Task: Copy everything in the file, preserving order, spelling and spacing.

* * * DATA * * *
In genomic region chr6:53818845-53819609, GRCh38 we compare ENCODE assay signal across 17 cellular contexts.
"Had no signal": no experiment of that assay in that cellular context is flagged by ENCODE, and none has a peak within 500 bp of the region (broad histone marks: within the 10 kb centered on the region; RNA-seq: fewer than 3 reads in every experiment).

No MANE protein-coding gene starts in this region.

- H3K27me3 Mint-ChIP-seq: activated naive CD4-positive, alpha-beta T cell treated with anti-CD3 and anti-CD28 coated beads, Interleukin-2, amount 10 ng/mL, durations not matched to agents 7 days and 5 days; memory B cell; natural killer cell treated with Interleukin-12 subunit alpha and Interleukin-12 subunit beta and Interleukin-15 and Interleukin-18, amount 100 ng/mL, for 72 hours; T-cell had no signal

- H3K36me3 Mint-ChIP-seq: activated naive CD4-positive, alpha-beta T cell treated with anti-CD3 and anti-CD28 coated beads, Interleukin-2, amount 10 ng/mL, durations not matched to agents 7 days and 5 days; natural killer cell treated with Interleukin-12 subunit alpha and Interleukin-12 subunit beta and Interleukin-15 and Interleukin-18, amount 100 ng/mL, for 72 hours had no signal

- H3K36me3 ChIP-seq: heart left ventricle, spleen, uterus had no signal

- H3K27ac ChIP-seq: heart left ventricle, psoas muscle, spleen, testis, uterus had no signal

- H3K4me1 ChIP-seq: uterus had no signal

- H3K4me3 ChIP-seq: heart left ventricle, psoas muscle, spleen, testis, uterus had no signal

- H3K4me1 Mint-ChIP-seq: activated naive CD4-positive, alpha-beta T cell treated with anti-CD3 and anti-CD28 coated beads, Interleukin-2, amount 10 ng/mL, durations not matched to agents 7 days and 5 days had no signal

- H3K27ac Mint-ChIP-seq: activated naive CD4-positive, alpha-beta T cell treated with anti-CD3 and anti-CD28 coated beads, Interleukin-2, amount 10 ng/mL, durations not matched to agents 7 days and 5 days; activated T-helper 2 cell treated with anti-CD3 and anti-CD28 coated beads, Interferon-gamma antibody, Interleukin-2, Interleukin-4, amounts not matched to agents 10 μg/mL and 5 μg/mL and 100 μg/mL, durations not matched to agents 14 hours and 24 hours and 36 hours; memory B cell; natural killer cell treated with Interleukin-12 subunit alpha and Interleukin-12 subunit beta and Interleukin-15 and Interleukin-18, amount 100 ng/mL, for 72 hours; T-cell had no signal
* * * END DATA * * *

In genomic region chr6:53818845-53819609, GRCh38 we compare ENCODE assay signal across 17 cellular contexts.
"Had no signal": no experiment of that assay in that cellular context is flagged by ENCODE, and none has a peak within 500 bp of the region (broad histone marks: within the 10 kb centered on the region; RNA-seq: fewer than 3 reads in every experiment).

No MANE protein-coding gene starts in this region.

- H3K27me3 Mint-ChIP-seq: activated naive CD4-positive, alpha-beta T cell treated with anti-CD3 and anti-CD28 coated beads, Interleukin-2, amount 10 ng/mL, durations not matched to agents 7 days and 5 days; memory B cell; natural killer cell treated with Interleukin-12 subunit alpha and Interleukin-12 subunit beta and Interleukin-15 and Interleukin-18, amount 100 ng/mL, for 72 hours; T-cell had no signal

- H3K36me3 Mint-ChIP-seq: activated naive CD4-positive, alpha-beta T cell treated with anti-CD3 and anti-CD28 coated beads, Interleukin-2, amount 10 ng/mL, durations not matched to agents 7 days and 5 days; natural killer cell treated with Interleukin-12 subunit alpha and Interleukin-12 subunit beta and Interleukin-15 and Interleukin-18, amount 100 ng/mL, for 72 hours had no signal

- H3K36me3 ChIP-seq: heart left ventricle, spleen, uterus had no signal

- H3K27ac ChIP-seq: heart left ventricle, psoas muscle, spleen, testis, uterus had no signal

- H3K4me1 ChIP-seq: uterus had no signal

- H3K4me3 ChIP-seq: heart left ventricle, psoas muscle, spleen, testis, uterus had no signal

- H3K4me1 Mint-ChIP-seq: activated naive CD4-positive, alpha-beta T cell treated with anti-CD3 and anti-CD28 coated beads, Interleukin-2, amount 10 ng/mL, durations not matched to agents 7 days and 5 days had no signal

- H3K27ac Mint-ChIP-seq: activated naive CD4-positive, alpha-beta T cell treated with anti-CD3 and anti-CD28 coated beads, Interleukin-2, amount 10 ng/mL, durations not matched to agents 7 days and 5 days; activated T-helper 2 cell treated with anti-CD3 and anti-CD28 coated beads, Interferon-gamma antibody, Interleukin-2, Interleukin-4, amounts not matched to agents 10 μg/mL and 5 μg/mL and 100 μg/mL, durations not matched to agents 14 hours and 24 hours and 36 hours; memory B cell; natural killer cell treated with Interleukin-12 subunit alpha and Interleukin-12 subunit beta and Interleukin-15 and Interleukin-18, amount 100 ng/mL, for 72 hours; T-cell had no signal